This handbook explores the evolution of African education in historical perspectives as well as the development within its three systems-Indigenous, Islamic, and Western education models-and how African societies have maintained and changed their approaches to education within and across these systems. African education continues to find itself at once preserving its knowledge, while integrating Islamic and Western aspects in order to compete within this global reality. Contributors take up issues and themes of the positioning, resistance, accommodation, and transformations of indigenous education in relationship to the introduction of Islamic and later Western education. Issues and themes raised acknowledge the contemporary development and positioning of indigenous education within African societies and provide understanding of how indigenous education works within individual societies and national frameworks as an essential part of African contemporary society.
Jamaine M. Abidogun is Professor Emeritus at Missouri State University, USA. Her areas of specialization include interdisciplinary African and African American Studies and Curriculum and Instruction in Secondary Education Social Sciences.
Toyin Falola is Professor of History, Jacob and Frances Sanger Mossiker Chair in the Humanities, and Distinguished Teaching Professor at the University of Texas at Austin, USA. His research interests include African History and Africa and Diaspora Interdisciplinary Studies.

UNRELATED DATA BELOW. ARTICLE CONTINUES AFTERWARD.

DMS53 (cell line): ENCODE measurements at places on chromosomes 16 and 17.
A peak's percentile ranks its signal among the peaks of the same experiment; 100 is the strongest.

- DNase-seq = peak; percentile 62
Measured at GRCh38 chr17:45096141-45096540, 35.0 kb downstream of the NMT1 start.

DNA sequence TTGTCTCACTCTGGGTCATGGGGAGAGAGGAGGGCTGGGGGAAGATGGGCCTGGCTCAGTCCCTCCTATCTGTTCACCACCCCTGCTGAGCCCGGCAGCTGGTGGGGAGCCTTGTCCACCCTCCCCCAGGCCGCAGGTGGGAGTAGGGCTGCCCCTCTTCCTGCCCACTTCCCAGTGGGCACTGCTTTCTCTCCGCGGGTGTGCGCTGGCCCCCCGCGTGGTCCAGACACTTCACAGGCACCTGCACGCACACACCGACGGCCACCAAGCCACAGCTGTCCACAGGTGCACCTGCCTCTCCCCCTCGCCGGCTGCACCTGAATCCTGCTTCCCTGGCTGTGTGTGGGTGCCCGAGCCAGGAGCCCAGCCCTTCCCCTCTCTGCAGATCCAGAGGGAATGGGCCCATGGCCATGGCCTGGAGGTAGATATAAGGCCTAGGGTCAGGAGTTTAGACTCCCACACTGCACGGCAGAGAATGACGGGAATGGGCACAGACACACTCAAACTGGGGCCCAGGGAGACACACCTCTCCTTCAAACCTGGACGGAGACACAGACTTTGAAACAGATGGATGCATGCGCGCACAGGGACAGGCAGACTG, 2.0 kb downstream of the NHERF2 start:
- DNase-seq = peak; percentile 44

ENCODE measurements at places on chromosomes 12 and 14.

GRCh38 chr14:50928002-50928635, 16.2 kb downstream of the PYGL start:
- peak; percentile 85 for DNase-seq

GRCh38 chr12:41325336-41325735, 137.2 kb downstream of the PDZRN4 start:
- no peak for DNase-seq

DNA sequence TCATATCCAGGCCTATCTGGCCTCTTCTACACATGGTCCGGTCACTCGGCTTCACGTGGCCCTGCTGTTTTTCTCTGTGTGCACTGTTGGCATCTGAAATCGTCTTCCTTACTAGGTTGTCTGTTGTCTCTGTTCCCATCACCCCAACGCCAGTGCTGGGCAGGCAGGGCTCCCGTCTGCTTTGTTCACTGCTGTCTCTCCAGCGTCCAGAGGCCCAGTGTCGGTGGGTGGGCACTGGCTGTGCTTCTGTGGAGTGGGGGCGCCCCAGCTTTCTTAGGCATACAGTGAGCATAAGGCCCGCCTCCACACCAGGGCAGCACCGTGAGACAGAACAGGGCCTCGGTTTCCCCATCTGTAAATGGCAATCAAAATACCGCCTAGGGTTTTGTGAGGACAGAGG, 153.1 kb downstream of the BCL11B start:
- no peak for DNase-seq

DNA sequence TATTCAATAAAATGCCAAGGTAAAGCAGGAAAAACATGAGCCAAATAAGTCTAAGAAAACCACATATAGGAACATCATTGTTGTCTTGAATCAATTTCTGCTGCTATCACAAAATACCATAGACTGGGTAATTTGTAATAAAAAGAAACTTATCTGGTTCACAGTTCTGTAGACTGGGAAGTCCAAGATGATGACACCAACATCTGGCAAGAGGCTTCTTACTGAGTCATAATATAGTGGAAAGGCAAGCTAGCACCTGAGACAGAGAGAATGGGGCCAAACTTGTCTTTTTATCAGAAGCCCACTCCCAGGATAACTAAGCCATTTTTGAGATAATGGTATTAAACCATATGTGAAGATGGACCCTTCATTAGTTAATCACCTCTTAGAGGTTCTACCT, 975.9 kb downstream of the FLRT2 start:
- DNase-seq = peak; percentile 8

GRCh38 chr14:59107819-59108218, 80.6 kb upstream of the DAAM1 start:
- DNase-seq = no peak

ForewordPart I: Africa Histories of Education1. Introduction to Africa's Educational Wealth2. Ancient Africa Education: Egypt and Nubia3. East Africa Indigenous Education before the Era of Islam4. Anglophone Africa: Education, Religion, and Nation Building, 1960s-1990s5. Conduit and Gatekeeper: Practices and Contestations of Language within Informal and Formal Education in Senegal6. Islamic/Muslim Education in Africa: From North to West Africa7. Christianity and Vocational Education in Africa8. Central African Education: Indigenous to WesternPart II: Africa Indigenous Education and Knowledge9. Reconstructing African Philosophies of Education: Historical and Actual Analyses10. African Indigenous Knowledge, African State Formation, and Education11. African Education and Cultural Belief Systems: Extrapolations from Igboland, Nigeria12. African Theatre as Indigenous Education13. North Africa Nomadic Indigenous Knowledge: Ayt Khabbach Nomads Urban Challenges in Southeastern Morocco14. Elders' Cultural Knowledges and African Indigeneity15. East Africa and Indigenous Knowledge: Its Nature, Contents, Aims, Contemporary Structures and Vitality16. Gendered Sphere of Traditional Knowledge in Morocco17. African Indigenous Knowledges and the Decolonization of Education in AfricaPart III: Islamic or Muslim Education in Contempoary Africa18. Islamic Education in Contemporary Africa19. East Africa and Contemporary Islamic Education: The Unholy Triple Alliance Conundrum20. Central and Southern Africa: Islamic Education Variations21. Islamic Philosophies of Education in Africa22. Gendering Contemporary Islamic Education23. Francophone Education Intersectionalities: Gender, Language, Religion24. Islamic Education and the Quest for Islamic Identity: The Case of Ghana25. The Africam ajami. Case of Senegal26. Muslim Education Policies and Epistemologies in African Tertiary EducationPart IV: African Education: National or Neo-Colonial Constructions27. African Education: Consciencism or Neo-Colonialism28. Visual Studies of Community Schools in an Inner Suburb of Bamako29. Afro-Anglophone Education30. Universal Primary Education: Facets and Meanings31. Tertiary Education in Anglophone West Africa: Contextualizing Challenges32. Whose African Education is it?33. Rethinking Pedagogy and Education Practice in Africa: Comparative Analysis Liberative and Ubuntu Education Philosophies34. Where Religion and Education Meet in Africa35. Linguistic and Cultural Rights in STEAM: Science, Technology, Engineering, Arts & Mathematics36. A Gendered Analysis of Indigenous Knowledge, Customary Law and Education in Africa: An Anti-Colonial Project37. Diaspora Migrations: Brain Drain or Symbiosis38. Afrocentric Education in North America: An Introduction